[dc_now] - this will run the email generator and show, on screen, what would be sent if you were running it now.

[dc_last_run] - this will show, on screen, what happened during the last scheduled run. So, if the status in the settings shows it ran, you can use this shortcode to display what was actually sent and to whom.

Can I unsubscribe from the email that I’m sent?

Heck, no. That’s the beauty of this plugin.

Can I just send the email to spam instead?

I wouldn’t do that. The email comes from the site’s account – marking it as spam may also lead to all other site emails going the same way, including password resets and important security information.

Look, if it means that much to you, maybe look to sorting out your drafts, yes?

How can I prevent the plugin from being deactivated?

…said no-one. But seriously, you want to remove the temptation, right?

Crack open your site’s wp-config.php and add the following line of code…


And the deed is done – you can no longer disable the plugin (cue diabolical laughter).


Ma jiraan wax dibu-eegis ah oo ku saabsan kaabahan.

Ka-qaybgalayaasha & Horumariyayaasha

“Draft Concluder” waa softiweer il furan. Dadka soo socda ayaa wax ku biiriyay kaabahan.


“Draft Concluder” waxaa lagu tarjumay 2 luqadood. Way ku mahadsan yihiin turjumaannada ka-qaybqaadashadooda.

Ku tarjun “Draft Concluder” luqaddaada.

Ma xiisaynaysaa horumarinta?

Baadh koodka, fiiri bakhaarka SVN, ama iska qor diiwaanka horumarinta adigoo adeegsanaya RSS.


I use semantic versioning, with the first release being 1.0.


  • Enhancement: Code quality improvements – now abides by the WordPress rules for PHPCS
  • Enhancement: Changed the format of the date and time in the settings screen


  • Bug: Corrected incorrect text domains – thanks to Alex Lion for identifying this.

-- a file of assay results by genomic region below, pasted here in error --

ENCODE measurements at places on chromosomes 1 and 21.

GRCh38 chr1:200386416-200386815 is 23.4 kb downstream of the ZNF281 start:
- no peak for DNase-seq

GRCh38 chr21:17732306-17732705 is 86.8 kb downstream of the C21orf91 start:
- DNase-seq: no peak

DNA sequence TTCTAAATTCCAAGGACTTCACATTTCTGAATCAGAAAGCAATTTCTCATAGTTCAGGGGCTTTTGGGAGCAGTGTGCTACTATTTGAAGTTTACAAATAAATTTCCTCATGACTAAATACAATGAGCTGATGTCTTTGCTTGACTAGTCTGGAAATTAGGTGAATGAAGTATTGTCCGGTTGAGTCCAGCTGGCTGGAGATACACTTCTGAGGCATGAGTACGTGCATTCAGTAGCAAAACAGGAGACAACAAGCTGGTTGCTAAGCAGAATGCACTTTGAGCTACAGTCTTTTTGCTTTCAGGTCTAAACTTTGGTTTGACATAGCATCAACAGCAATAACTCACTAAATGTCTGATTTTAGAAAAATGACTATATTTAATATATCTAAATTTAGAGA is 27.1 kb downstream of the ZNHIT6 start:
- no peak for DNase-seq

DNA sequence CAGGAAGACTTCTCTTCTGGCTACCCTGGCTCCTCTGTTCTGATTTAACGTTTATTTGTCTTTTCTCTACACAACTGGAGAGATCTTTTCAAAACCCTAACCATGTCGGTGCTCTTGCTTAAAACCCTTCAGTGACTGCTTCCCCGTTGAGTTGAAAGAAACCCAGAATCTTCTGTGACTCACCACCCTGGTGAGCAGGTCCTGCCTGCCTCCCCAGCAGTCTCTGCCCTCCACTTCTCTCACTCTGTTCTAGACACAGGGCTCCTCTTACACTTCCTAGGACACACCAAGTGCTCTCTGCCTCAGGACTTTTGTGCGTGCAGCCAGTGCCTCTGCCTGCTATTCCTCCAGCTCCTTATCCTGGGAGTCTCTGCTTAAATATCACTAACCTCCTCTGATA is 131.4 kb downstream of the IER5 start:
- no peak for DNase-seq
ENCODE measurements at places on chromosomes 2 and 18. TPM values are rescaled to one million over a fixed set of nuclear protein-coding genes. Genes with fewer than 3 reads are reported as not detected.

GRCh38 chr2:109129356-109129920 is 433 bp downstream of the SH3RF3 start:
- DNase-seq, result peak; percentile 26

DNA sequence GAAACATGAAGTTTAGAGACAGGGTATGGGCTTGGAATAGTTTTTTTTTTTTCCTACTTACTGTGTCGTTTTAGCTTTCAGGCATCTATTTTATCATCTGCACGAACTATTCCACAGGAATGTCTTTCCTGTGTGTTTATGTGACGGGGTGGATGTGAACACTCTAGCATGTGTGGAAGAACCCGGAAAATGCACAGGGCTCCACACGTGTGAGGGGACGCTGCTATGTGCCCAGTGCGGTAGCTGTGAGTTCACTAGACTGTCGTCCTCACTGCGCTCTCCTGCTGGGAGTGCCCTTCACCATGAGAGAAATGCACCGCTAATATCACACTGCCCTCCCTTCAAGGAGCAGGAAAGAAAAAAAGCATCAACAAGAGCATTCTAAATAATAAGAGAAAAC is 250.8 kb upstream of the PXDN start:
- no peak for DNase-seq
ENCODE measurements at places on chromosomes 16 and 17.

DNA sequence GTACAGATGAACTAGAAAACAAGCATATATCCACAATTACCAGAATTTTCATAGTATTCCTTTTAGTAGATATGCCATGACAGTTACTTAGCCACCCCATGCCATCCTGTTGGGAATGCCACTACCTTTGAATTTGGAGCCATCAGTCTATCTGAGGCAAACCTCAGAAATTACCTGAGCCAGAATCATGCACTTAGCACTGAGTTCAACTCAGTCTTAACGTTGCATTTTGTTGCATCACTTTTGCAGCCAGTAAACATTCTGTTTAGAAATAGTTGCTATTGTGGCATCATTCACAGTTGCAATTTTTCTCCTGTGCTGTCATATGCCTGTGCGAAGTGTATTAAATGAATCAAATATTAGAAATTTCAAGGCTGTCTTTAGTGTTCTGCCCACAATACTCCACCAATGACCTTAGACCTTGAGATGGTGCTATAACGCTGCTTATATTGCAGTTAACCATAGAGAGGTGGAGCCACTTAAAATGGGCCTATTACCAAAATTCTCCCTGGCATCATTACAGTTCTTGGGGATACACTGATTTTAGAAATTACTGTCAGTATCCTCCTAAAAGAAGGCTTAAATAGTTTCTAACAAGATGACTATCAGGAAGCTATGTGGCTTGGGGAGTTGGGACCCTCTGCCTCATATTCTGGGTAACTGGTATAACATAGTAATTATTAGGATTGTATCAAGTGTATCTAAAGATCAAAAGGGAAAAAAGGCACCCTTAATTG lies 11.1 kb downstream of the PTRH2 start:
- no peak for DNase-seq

• Enhancement: I updated my PHPCS rulesets and, sure enough, those nerds had changed them. So I had some more changes to make to bring my code inline with the standards.
  • Enhancement: I’d split the code into 4 separate files and, yet, none of them were particularly big. To make thing easier I’ve combined them back again.


  • Enhancement: Added a word count to the draft information


  • Enhancement: Making better use of selected command for my settings output (thanks to Tom Nowell)
  • Enhancement: You can now choose any hour of the day for the email to be generated, not just select hours
  • Enhancement: Various improvements to plugin meta and this README
  • Enhancement: Improvements to email format (thanks to Michelle Keefer)
  • Enhancement: When changing the hour that the email is generated, and you’ve chosen a daily run, it will be produced same day if the hour hasn’t already passed
  • Enhancement: Added next run time to the settings output
  • Enhancement: Improved internationalization
  • Bug: Shortcodes now correctly output (thanks to Tom Nowell)


  • Bug: In what must be the quickest time from initial release to first bug report, thanks to JeanPaulH for finding a stray comma!


  • Initial release